# How to solve this Sturm-Liouville problem $y''+2y'+\lambda y = 0$?

I have the following Sturm-Liouville problem:

\left\{ \begin{aligned} & y''+2y'+\lambda y = 0, 0

I have tried to reduce it to Sturm-Liouville form, got this: \left\{ \begin{aligned} & (e^{2x}y')'+e^{2x}\lambda y = 0, 0

Then, I checked whether there exist negative lambdas via: $$p(x)y(x)y'(x)\Big|_0^a$$ where $$p(x)=e^{2x}$$

So it evaluated 0, so we know that for $$\lambda < 0$$ there is no non-trivial solutions.

But reducing didn't help much, since I anyway had to find the general solution of the equation.

Solving, I got $$\alpha_{1,2}=-1\pm\sqrt{1-\lambda}\\ y(x)=C_1e^{\alpha_1}+C_2e^{\alpha_2}$$

So I then checked for $$\lambda=0$$ and got: $$y(x) = C_1 + C_2e^{-x}\\ y'(x) = -C_2e^{-x}$$ And substituting the initial conditions: \left\{ \begin{aligned} & C_1 + C_2 = 0\\ & -C_2e^{-a} = 0 \end{aligned}\right. \iff\left\{ \begin{aligned} & C_1 = 0\\ & C_2 = 0 \end{aligned} \right. So also no nontrivial solutions for this case.

Then I checked $$\lambda=1$$: $$y(x) = C_1e^{-x} + C_2xe^{-x}\\ y'(x) = -C_1e^{-x} + C_2e^{-x}-C_2xe^{-x}$$ And with initial conditions this evaluates to: \left\{ \begin{aligned} & C_1=0\\ & C_2-C_2a=0 \end{aligned} \right. So if $$a=1$$ we have non-trivial solutions, where $$C_1=0$$ and $$C_2$$ is any non-zero number. So we can pick 1.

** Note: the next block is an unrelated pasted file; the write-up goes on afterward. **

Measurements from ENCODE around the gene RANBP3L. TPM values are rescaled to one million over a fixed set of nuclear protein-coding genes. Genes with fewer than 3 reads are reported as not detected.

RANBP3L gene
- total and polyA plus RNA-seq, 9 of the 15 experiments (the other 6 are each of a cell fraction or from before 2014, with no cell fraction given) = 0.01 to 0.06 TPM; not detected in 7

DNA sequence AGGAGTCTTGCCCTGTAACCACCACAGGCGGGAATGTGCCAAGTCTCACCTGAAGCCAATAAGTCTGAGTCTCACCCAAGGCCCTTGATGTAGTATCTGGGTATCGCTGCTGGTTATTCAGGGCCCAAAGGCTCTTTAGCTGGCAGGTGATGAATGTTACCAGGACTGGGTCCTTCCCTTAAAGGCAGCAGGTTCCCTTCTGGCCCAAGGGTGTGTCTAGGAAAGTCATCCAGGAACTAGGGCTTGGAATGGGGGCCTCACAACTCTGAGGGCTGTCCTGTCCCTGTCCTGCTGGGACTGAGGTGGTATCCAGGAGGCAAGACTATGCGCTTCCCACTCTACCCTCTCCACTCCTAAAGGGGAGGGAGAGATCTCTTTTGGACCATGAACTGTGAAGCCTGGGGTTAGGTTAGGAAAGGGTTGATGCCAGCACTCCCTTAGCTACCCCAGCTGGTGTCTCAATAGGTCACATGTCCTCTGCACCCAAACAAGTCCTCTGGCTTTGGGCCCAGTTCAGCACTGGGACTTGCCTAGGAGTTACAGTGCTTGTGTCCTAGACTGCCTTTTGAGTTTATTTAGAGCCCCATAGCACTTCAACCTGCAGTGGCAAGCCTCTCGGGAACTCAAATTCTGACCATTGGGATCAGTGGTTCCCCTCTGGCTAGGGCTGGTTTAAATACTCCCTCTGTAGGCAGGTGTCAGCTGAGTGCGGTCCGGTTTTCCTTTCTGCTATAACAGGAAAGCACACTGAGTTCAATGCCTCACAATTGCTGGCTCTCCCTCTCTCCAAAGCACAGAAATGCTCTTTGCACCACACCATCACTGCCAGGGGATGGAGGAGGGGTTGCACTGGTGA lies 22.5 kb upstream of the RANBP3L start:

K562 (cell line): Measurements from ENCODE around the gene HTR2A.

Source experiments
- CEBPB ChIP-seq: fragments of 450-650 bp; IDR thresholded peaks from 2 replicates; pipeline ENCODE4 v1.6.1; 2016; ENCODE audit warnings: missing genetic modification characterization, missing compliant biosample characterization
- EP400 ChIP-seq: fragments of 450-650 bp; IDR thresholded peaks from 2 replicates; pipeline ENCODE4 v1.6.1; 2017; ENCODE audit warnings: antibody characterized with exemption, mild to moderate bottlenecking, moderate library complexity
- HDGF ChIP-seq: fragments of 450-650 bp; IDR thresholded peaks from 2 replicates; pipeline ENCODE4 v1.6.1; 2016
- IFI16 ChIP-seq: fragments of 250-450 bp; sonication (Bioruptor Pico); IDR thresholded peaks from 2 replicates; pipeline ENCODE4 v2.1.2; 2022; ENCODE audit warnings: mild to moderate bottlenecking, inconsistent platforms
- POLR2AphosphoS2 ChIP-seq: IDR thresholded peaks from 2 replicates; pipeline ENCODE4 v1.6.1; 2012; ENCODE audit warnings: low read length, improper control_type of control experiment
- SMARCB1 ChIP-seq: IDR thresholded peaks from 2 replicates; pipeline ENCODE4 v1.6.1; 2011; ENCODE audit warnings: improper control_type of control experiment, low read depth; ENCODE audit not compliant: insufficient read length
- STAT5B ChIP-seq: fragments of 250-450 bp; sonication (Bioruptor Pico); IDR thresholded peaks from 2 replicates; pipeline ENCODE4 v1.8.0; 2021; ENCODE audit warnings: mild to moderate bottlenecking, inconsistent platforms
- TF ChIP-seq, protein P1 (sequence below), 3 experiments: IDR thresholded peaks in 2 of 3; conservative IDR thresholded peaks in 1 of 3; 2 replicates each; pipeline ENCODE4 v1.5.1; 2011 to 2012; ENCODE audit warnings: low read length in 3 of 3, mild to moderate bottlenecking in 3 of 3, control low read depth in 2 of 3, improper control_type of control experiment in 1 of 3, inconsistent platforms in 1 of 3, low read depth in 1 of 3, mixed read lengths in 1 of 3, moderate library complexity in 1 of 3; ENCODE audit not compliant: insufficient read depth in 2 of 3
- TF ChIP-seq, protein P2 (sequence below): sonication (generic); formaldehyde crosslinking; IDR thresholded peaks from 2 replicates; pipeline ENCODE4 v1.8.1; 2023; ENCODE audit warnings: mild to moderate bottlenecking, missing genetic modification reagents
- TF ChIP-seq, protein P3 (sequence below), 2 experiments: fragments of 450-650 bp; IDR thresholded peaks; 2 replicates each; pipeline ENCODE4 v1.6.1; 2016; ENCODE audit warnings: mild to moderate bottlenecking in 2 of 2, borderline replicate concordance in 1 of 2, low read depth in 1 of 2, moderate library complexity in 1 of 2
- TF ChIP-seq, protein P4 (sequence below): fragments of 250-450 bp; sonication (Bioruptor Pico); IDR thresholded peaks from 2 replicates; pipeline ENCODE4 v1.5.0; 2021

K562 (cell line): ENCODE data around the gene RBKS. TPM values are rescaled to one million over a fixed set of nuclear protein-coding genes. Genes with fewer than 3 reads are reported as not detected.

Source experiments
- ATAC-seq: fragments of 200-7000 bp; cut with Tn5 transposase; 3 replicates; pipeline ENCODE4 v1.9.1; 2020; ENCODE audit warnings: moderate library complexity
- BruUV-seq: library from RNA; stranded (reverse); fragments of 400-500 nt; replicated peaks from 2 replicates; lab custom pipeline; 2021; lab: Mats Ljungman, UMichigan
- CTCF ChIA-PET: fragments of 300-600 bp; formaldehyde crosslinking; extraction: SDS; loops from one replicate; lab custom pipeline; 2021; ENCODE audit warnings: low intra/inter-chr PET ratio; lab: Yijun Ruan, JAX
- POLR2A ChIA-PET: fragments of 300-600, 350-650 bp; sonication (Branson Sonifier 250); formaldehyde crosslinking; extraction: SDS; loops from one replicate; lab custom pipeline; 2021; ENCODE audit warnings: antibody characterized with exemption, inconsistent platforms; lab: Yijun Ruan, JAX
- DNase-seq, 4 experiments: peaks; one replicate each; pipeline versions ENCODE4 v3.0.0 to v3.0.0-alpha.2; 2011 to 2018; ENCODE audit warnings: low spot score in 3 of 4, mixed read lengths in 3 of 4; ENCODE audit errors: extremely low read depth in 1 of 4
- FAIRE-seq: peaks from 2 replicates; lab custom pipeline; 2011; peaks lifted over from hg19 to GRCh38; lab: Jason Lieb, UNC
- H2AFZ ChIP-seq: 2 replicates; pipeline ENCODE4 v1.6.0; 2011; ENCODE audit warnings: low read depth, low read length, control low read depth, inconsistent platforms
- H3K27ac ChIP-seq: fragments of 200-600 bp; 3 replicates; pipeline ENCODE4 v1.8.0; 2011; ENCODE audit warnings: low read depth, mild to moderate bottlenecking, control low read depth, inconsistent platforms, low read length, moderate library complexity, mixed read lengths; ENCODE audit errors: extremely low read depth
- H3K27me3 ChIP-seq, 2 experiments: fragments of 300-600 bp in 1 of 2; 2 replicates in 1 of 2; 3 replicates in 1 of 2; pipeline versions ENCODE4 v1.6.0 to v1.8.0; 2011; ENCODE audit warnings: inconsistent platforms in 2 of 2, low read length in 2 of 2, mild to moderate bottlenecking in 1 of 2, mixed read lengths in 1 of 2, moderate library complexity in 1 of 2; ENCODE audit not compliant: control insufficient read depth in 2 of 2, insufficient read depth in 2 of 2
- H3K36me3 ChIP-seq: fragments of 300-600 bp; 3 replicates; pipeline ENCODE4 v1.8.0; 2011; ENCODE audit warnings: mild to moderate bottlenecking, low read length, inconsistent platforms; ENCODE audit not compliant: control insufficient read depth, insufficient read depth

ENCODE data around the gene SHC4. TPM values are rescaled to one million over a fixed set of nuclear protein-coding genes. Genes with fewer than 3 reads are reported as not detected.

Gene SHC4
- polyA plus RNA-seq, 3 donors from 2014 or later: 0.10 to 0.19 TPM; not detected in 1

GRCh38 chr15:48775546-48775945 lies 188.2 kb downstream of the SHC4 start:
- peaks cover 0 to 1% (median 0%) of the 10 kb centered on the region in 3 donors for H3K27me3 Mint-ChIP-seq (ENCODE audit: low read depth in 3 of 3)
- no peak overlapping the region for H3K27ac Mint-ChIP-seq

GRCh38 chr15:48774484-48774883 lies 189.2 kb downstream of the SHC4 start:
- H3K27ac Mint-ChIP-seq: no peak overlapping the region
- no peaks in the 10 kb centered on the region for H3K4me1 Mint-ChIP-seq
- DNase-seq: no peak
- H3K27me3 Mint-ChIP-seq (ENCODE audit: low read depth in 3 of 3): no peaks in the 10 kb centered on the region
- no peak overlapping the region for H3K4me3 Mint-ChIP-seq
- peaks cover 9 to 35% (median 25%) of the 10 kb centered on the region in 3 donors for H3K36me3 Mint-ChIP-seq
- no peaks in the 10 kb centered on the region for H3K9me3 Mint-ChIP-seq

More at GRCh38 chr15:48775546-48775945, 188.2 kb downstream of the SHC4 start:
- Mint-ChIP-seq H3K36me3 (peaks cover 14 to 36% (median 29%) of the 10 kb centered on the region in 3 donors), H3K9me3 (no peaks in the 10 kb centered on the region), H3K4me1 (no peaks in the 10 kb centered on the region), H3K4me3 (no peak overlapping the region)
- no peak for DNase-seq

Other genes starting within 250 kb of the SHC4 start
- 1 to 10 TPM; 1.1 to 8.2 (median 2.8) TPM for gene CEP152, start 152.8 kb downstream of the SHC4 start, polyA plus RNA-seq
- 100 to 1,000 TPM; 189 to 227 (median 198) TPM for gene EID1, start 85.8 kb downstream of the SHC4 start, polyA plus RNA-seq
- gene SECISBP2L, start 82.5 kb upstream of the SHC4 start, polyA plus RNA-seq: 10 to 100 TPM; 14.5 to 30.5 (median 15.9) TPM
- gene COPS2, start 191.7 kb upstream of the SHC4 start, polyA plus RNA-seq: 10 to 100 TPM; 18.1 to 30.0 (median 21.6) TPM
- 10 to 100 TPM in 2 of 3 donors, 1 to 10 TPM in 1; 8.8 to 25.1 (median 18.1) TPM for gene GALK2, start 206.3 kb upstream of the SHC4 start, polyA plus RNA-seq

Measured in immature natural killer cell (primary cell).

So if a = 1: $$y(x)=xe^{-x}$$

Now all that's left is to check $$\lambda>1$$: $$\alpha_{1,2}=-1\pm i \sqrt{\lambda-1}\\ y(x)=e^{-x}C_1\cos(\sqrt{\lambda-1}x)+e^{-x}C_2\sin(\sqrt{\lambda-1}x)\\ y'(x)=-C_1\sqrt{\lambda-1}e^{-x}\sin(\sqrt{\lambda-1}x)-C_2e^{-x}\sin(\sqrt{\lambda-1}x) +C_2\sqrt{\lambda-1}e^{-x}\cos(\sqrt{\lambda-1}x)-C_1e^{-x}\sin(\sqrt{\lambda-1}x)$$ With initial conditions we got: \left\{ \begin{aligned} & C_1=0\\ & C_2e^{-a}(\sqrt{\lambda-1}\cos(\sqrt{\lambda-1}a)-\sin(\sqrt{\lambda-1}a))=0 \end{aligned} \right. And here I stuck, because i don't know how to solve: $$\sqrt{\lambda-1}\cos(\sqrt{\lambda-1}a)-\sin(\sqrt{\lambda-1}a) = 0$$

Where did I go wrong or what could I do to solve this?

• Your eigenvalue equation is right but it cannot be solve by hand. It can be solved graphically/numerically only. Commented Oct 21, 2021 at 17:38

The equation $$y''+2y'+\lambda y = 0$$ can be transformed by multiplying by $$e^x$$: $$e^x y''+2e^x y'+\lambda e^x y =0 \\ (e^x y)''+(\lambda-1) e^x y = 0$$ The solutions are $$e^x y = A\cos(\sqrt{\lambda-1}x)+B\frac{\sin(\sqrt{\lambda-1}x)}{\sqrt{\lambda-1}} \\ y = Ae^{-x}\cos(\sqrt{\lambda-1}x)+Be^{-x}\frac{\sin(\sqrt{\lambda-1}x)}{\sqrt{\lambda-1}}.$$ The limiting form as $$\lambda\rightarrow 1$$ is $$y=Ae^{-x}+Bxe^{-x}.$$ For all $$\lambda$$, these solutions satisfy $$y(0)=A,\;\; y'(0)=(B-A)$$ You want the solutions to satisfy $$y(0)=0$$, which gives $$y=Be^{-x}\frac{\sin(\sqrt{\lambda-1}x)}{\sqrt{\lambda-1}}.$$ In order for $$y'(a)=0$$ to hold, it is necessary and sufficient that $$\lambda$$ satisfy the eigenvalue equation: $$0=y'(a)=-Be^{-a}\frac{\sin(\sqrt{\lambda-1}a)}{\sqrt{\lambda-1}}+Be^{-a}\cos(\sqrt{\lambda-1}a) \\ \frac{\sin(\sqrt{\lambda-1}a)}{\sqrt{\lambda-1}}=\cos(\sqrt{\lambda-1}a)$$ $$\lambda=1$$ is a solution iff $$a=1$$. Otherwise, the eigenvalue equation is transcendental: $$\tan(\sqrt{\lambda-1}a)=\sqrt{\lambda-1}.$$